This "Companion to German Literature" presents, in an immensely readable yet profoundly scholarly account, the history of German literature from the Reformation and Renaissance to the late twentieth century, in the wider context of Germanic culture, over the whole German-speaking area of Europe. Nine generically-structured narrative chapters combine a bold synthesis of long-term trends, perennial themes, and characteristics of German literature, from the invention of printing to the computer.Focusing on the perspective of writers and readers in their own time and place, the companion conveys the "feel" of a particular period and the preoccupations of the public to which writers addressed their plays, novels, and poems. Systematic attention is paid to the rich but traditionally neglected contribution made by women writers throughout the period. An extensive alphabetically ordered biographical index to authors discussed and referred to provides an invaluable, easy-reference supplement.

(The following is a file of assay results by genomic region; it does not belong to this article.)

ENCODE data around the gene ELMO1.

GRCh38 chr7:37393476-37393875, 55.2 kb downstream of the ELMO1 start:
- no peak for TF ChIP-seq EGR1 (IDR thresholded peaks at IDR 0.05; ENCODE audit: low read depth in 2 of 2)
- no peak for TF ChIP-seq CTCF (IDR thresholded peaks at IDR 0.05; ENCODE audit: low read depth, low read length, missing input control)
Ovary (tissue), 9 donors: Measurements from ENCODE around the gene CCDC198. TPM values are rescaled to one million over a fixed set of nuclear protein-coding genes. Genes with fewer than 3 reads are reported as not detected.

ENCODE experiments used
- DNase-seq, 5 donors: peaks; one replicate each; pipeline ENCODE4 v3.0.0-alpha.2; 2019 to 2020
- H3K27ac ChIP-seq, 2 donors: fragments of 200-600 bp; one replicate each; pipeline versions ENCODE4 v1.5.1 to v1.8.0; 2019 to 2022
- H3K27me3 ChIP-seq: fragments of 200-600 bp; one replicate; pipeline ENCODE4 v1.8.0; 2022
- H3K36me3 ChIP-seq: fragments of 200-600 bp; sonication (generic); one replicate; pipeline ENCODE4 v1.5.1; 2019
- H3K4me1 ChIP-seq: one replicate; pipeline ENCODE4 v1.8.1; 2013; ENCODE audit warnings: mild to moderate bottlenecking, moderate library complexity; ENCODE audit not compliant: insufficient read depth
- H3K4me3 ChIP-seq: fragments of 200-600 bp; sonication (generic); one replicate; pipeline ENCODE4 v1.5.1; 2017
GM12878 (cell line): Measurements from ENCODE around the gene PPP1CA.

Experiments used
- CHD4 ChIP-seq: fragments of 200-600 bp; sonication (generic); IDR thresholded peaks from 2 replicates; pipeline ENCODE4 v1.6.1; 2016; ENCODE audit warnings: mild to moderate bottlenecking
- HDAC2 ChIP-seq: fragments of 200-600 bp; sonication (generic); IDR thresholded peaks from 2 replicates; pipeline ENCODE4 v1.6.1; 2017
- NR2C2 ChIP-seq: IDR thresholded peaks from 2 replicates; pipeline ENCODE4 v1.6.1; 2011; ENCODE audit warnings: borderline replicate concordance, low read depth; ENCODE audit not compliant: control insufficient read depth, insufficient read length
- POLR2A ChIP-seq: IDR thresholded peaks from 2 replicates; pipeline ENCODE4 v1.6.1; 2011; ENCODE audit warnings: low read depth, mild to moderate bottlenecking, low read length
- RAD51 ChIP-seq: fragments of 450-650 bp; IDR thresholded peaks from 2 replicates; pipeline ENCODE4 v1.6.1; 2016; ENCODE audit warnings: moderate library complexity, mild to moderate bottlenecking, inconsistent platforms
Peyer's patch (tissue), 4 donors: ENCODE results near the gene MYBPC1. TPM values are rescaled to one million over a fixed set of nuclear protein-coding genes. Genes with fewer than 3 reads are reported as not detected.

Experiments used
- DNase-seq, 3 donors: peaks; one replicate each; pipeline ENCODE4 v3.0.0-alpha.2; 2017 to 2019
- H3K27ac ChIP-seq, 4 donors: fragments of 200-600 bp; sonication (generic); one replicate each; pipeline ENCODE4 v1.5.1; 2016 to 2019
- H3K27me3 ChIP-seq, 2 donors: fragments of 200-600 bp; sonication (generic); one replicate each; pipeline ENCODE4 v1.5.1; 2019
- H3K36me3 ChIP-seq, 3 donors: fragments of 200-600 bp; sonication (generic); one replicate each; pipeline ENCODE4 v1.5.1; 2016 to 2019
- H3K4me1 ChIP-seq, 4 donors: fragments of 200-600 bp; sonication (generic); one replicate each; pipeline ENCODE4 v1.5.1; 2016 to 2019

Skrine and Sagarra pay critical attention to the various discontinuities of literature in German while remaining stimulatingly alive to the underlying continuities, exemplified by themes and traditions ranging from Faust and Arminius to folk poetry, from hymns to humour. Their book represents a landmark in the study and exposition of German literary and cultural history.